Article — From the October 2011 issue
Article — From the October 2011 issue
As the American media has copiously noted, the next year or so promises to be a breakout moment in the mainstreaming of the Mormon faith. There are already two Mormon contenders for the G.O.P. presidential nomination: former Massachusetts governor Mitt Romney and former Utah governor and diplomat Jon Huntsman. There’s the Tony-winning Broadway comedy The Book of Mormon, which has proved a runaway critical and commercial success. (Serving as recognizable fodder for parody certainly marks a cultural coming-of-age, and for the most part, Mormon leaders have taken the send-up in confident stride.) There are high-profile offerings from Mormon sources that bear no explicit spiritual agenda but abound with Mormon-friendly themes, such as Stephenie Meyer’s hugely successful Twilight franchise of teen vampire novels. And thanks to the heroic promotional efforts of the country’s best-known Mormon convert, Glenn Beck, the work of a previously obscure Mormon polemicist and historian, W. Cleon Skousen, has attained both bestseller status and pride of place in the Tea Party movement.
But for all the attention now lavished on how Mormonism fits in with the American experience, remarkably little is known about a key feature of Mormon belief: the organization of economic life. The omission is puzzling. Romney, after all, has staked his claim to the presidency largely on the basis of his business acumen. Amid a crippling recession, the former CEO of Bain Capital, with an estimated net worth of more than $200 million, presents himself as the assured corporate manager who can briskly lift America out of its long slough of despond. Surely, the conventional wisdom goes, Romney’s fiscal finesse should put him in the White House—and close the gap between Mormons and mainstream evangelicals, who have long regarded the Church of Jesus Christ of Latter-day Saints as a preserve of dangerous cultists.
In fact, the business side of Mormonism is a curious agent for the faith’s deliverance into the mainstream. It entails an ethos of accumulation that makes the so-called prosperity gospel seem listless by comparison. “Mormonism is the Protestant ethic on steroids,” argues Mark Skousen, a cheerfully libertarian professor of economics who holds the Benjamin Franklin Chair of Management at Grantham University, and who happens to be Cleon Skousen’s nephew. He describes what he calls an “Old Testament prosperity principle” in the Book of Mormon, “a kind of Abraham covenant: If you live a righteous life, God will bless you. Over and over, you read about this cycle of prosperity—a business cycle, if you will.”
Indeed, Skousen’s faith has been key to shaping his own anti-Keynesian outlook. “One of the reasons I rejected Keynesian economics and Paul Samuelson’s textbook,” he recalls, “is that I immediately felt they were contrary to church doctrine. The whole ‘paradox of thrift’ idea, [which held that] debt is okay—that made no sense to me from a traditional Mormon point of view.”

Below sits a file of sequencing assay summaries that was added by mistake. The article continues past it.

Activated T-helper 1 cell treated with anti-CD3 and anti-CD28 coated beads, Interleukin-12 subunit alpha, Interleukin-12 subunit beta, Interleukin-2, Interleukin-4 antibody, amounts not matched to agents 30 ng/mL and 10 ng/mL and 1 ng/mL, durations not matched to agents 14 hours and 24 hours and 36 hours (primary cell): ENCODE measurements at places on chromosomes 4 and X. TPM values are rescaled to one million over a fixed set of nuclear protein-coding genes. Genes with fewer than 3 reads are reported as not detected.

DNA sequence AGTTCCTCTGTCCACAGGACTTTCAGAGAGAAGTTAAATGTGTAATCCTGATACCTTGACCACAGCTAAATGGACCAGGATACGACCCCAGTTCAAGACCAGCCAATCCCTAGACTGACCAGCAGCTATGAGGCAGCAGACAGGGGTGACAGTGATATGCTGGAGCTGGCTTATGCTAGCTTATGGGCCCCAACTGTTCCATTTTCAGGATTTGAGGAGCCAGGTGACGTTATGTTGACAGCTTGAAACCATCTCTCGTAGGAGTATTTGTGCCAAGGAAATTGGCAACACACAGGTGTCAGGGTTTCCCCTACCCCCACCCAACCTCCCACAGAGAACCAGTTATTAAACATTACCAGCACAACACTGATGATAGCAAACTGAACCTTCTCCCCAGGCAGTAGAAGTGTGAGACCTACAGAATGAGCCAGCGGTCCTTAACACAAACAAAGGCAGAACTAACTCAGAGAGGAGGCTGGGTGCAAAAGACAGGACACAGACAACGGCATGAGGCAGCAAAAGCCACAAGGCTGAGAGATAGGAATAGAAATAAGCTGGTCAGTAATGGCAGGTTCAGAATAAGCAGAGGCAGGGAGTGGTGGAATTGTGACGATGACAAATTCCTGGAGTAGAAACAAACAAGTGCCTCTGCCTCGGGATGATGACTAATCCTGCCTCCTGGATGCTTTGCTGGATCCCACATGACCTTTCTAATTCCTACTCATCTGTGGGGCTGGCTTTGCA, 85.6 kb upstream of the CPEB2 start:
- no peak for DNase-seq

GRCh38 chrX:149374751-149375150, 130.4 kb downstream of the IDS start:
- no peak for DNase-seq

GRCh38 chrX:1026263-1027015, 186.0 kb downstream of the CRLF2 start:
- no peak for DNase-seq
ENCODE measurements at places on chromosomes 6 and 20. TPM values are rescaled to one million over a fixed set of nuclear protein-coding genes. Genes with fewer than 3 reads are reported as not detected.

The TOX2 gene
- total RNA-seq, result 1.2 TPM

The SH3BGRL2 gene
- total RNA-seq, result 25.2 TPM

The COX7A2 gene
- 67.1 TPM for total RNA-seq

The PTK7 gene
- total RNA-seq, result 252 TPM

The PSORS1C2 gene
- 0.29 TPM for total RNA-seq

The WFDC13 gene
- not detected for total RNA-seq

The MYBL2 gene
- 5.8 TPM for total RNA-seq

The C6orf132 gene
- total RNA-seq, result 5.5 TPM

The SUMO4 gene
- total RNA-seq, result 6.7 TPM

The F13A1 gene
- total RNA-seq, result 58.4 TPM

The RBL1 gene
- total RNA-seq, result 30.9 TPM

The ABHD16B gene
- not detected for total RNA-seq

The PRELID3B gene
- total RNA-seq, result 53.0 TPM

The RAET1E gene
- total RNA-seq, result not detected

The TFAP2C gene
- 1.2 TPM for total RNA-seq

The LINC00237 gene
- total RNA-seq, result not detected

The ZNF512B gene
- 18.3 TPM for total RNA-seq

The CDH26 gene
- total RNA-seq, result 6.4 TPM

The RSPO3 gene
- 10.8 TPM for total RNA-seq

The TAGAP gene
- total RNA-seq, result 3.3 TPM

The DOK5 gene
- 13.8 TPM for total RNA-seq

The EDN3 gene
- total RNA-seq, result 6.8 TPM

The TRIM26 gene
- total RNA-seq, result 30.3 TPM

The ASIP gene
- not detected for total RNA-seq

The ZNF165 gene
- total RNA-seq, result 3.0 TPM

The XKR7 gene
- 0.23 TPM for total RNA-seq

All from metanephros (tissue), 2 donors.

He is far from alone. Thanks in large part to the remarkable history of the church’s founding, today’s Mormons are model free-market apostles. They have a firm, strident (and historically well-founded) distrust of debt and government; they tend to fetishize precious metals and land assets over the fluid and unreliable fiat currencies that vie for dominance in global exchanges; they maintain a robust system of tithing and church voluntarism and a corresponding disdain for motivation-sapping entitlements and the welfare state; and by long-standing tradition, the heads of all Mormon households must carefully lay in a store of material provisions for the end times or other emergencies.
Perhaps most important, Mormons, unlike adherents of most mainline Protestant denominations, have very little ambivalence about the acquisition of wealth. One scours the endless, incantatory pages of Joseph Smith’s revelation in vain for any suggestion that wealth complicates the spiritual lives of believers. Not for Mormons the queasy business about the camel going through the needle’s eye before a rich man enters the Kingdom of Heaven. Instead, paradise is pretty much set aside for the enterprising rich, whose upward mobility is thought to persist even in the three-tiered scheme of the Mormon afterlife.
These innovations in economic theology have long seemed a bit quaint—akin to the picture-book accounts in LDS scripture of wars and dynasties. But in recent years, and especially with the G.O.P.’s tilt to the right and the rise of the Tea Party, such beliefs no longer appear so fanciful. Indeed, the Mormon infatuation with maximal investor returns and precious metals has shaded steadily into the center of conservative mainstream thought.
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